Srinagar, May 04: Sahil Ahmad, 16, is fond of cricket and interesting in studies. For last two weeks, he has not moved out of his home. Whole day, he remains glued to television, watching latest happenings by coronavirus across the world. Worrying over his son’s falling health and trying to bring his interest back in books, his father Ghulam Mohiddin last week tried to take out television out of his room. Losing cool, Sahil got so aggressive that he smashed tea pot and cup.
“Whole day he (Sahil) sits in his room watching news. He remains disturbed and only talks about number of deaths by coronavirus across the world,” Mohiddin, a resident of Srinagar’s Lalbazaar area told news agency Kashmir Indepth News Service (KINS).
Like Mohiddin, there are hundreds of people in Kashmir who are worried over the falling mental health of their children. Levels of despair, unhappiness, helplessness have increased manifold.
Children according to doctors are most susceptible for anxiety and stress. The curfews and strikes in Kashmir have created uncertainty in the children who are not able to maintain their academic calendar.
Mohsin Ahmad, a class 8th student is also confined inside four walls for last three weeks.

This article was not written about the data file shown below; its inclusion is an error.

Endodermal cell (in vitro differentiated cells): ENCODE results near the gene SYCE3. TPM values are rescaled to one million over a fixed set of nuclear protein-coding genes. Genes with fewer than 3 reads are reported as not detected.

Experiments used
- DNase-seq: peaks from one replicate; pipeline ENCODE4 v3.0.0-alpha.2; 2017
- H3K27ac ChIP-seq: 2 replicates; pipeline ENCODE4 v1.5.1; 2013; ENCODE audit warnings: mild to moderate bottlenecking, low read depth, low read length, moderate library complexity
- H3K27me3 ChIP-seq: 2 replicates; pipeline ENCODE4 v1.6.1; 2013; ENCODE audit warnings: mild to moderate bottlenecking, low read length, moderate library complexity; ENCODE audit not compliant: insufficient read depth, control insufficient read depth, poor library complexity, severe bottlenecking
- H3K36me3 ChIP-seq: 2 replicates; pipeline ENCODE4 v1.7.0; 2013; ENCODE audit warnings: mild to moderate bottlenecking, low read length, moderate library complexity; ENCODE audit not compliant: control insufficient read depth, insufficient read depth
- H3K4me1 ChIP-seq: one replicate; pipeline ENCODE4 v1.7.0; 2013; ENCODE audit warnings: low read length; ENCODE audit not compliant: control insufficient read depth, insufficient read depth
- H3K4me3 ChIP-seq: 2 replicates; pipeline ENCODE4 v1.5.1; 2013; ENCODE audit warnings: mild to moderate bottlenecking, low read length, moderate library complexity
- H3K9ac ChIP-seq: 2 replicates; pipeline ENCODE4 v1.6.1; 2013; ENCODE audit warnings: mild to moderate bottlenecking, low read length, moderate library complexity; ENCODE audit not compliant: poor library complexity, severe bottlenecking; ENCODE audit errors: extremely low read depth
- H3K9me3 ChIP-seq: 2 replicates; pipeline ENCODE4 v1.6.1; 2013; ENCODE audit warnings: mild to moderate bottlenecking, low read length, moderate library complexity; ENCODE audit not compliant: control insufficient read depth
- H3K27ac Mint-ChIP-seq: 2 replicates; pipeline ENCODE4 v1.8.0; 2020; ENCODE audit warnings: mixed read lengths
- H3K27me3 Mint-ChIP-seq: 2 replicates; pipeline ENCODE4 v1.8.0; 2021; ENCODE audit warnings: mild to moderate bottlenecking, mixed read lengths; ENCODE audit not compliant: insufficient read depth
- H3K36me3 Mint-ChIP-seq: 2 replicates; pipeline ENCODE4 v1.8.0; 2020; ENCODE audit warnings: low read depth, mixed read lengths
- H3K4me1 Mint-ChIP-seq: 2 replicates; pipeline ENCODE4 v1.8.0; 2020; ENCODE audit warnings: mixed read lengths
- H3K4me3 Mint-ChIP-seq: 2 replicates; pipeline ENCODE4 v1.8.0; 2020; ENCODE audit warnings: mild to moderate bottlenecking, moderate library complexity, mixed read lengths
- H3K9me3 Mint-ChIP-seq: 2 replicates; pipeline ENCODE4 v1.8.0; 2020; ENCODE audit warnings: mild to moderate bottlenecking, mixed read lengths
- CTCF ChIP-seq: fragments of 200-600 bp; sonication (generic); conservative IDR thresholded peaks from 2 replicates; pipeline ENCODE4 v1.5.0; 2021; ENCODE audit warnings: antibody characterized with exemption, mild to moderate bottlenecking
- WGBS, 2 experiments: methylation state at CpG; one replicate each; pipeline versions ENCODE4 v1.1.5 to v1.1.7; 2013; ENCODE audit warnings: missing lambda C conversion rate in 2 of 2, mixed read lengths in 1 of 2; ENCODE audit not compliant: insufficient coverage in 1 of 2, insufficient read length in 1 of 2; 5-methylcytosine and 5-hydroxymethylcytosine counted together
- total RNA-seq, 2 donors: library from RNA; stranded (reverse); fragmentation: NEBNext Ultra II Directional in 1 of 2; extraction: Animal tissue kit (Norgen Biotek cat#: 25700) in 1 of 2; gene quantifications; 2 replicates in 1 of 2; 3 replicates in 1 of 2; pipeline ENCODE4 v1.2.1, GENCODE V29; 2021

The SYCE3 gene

The ongoing situation has started weakening Mohsin’s memory who feels frustrated of staying inside four walls.
“He seems so frustrated that he does not know whether it is Sunday or Monday. He awakes whole night and many a times cries. Due to fear of coronavirus we don’t allow him to step out of house. This makes him more aggressive. He fights with family over small things,” says Mohsin’s father Mohammad Sharif, a resident of Nishat.
Three days back he discussed the issue with a doctor. The doctor told him to keep his son engaged in studies, indoor games, and hold positive discussions.
“I have now brought a carrom board from one of relatives and play with my son and nephews. I also brought canvas and paint for my daughter, who studies in class 6th, so she keeps herself busy with painting. These are the activities we can do while staying inside doors. I even tell my son he should also help his mother in cooking and household chore which could ease his anxiety,” he says.
The outbreak of COVID-19 has pushed crores of people to the confinement of their houses across the world. Kashmir depicts a distinct rundown. Various surveys have revealed that over 45 percent population in Kashmir has symptoms of mental illness.